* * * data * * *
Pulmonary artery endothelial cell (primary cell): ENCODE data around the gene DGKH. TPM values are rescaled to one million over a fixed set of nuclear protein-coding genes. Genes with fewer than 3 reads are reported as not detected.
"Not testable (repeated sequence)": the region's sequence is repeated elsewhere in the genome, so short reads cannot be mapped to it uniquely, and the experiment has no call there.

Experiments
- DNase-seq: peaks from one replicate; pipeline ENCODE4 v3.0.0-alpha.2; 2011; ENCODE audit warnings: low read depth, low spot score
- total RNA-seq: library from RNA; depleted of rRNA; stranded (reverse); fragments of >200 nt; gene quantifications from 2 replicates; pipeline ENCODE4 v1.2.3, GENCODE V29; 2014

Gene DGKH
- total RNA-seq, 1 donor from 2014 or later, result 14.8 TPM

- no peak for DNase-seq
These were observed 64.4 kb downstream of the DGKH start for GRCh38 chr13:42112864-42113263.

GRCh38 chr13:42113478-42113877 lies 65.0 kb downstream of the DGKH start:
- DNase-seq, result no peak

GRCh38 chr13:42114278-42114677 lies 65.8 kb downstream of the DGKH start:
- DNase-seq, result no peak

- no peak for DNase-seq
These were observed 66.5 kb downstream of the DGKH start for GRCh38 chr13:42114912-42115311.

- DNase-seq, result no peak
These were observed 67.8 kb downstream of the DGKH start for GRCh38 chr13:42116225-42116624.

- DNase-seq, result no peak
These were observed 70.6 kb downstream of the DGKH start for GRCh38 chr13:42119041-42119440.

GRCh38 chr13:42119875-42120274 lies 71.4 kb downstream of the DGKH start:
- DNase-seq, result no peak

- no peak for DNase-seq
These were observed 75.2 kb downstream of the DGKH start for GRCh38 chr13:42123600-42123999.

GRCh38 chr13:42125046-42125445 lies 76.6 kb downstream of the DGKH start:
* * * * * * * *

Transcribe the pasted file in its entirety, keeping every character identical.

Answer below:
Pulmonary artery endothelial cell (primary cell): ENCODE data around the gene DGKH. TPM values are rescaled to one million over a fixed set of nuclear protein-coding genes. Genes with fewer than 3 reads are reported as not detected.
"Not testable (repeated sequence)": the region's sequence is repeated elsewhere in the genome, so short reads cannot be mapped to it uniquely, and the experiment has no call there.

Experiments
- DNase-seq: peaks from one replicate; pipeline ENCODE4 v3.0.0-alpha.2; 2011; ENCODE audit warnings: low read depth, low spot score
- total RNA-seq: library from RNA; depleted of rRNA; stranded (reverse); fragments of >200 nt; gene quantifications from 2 replicates; pipeline ENCODE4 v1.2.3, GENCODE V29; 2014

Gene DGKH
- total RNA-seq, 1 donor from 2014 or later, result 14.8 TPM

- no peak for DNase-seq
These were observed 64.4 kb downstream of the DGKH start for GRCh38 chr13:42112864-42113263.

GRCh38 chr13:42113478-42113877 lies 65.0 kb downstream of the DGKH start:
- DNase-seq, result no peak

GRCh38 chr13:42114278-42114677 lies 65.8 kb downstream of the DGKH start:
- DNase-seq, result no peak

- no peak for DNase-seq
These were observed 66.5 kb downstream of the DGKH start for GRCh38 chr13:42114912-42115311.

- DNase-seq, result no peak
These were observed 67.8 kb downstream of the DGKH start for GRCh38 chr13:42116225-42116624.

- DNase-seq, result no peak
These were observed 70.6 kb downstream of the DGKH start for GRCh38 chr13:42119041-42119440.

GRCh38 chr13:42119875-42120274 lies 71.4 kb downstream of the DGKH start:
- DNase-seq, result no peak

- no peak for DNase-seq
These were observed 75.2 kb downstream of the DGKH start for GRCh38 chr13:42123600-42123999.

GRCh38 chr13:42125046-42125445 lies 76.6 kb downstream of the DGKH start: